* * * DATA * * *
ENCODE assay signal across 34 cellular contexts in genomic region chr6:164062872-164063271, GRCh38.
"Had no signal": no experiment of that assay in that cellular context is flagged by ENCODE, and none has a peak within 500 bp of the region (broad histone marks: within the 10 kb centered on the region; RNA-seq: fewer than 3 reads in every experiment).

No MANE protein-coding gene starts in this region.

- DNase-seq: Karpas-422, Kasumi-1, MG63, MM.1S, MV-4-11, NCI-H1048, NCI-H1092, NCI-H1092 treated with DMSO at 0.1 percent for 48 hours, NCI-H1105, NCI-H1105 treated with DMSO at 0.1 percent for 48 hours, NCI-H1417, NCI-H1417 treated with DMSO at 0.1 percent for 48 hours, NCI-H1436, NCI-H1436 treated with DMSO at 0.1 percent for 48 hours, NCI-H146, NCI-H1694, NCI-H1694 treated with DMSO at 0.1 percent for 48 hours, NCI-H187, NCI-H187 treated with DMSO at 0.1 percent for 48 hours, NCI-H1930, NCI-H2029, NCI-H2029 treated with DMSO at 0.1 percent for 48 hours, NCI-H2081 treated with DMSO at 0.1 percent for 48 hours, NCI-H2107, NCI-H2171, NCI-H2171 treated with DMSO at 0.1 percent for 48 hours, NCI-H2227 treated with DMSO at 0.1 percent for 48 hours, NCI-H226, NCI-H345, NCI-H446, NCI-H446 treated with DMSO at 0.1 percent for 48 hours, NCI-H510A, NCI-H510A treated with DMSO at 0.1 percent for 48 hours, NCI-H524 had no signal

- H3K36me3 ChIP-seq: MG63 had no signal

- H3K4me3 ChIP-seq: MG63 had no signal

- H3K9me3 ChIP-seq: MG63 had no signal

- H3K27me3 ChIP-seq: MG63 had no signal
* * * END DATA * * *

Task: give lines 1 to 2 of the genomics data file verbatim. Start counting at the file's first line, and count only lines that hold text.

ENCODE assay signal across 34 cellular contexts in genomic region chr6:164062872-164063271, GRCh38.
"Had no signal": no experiment of that assay in that cellular context is flagged by ENCODE, and none has a peak within 500 bp of the region (broad histone marks: within the 10 kb centered on the region; RNA-seq: fewer than 3 reads in every experiment).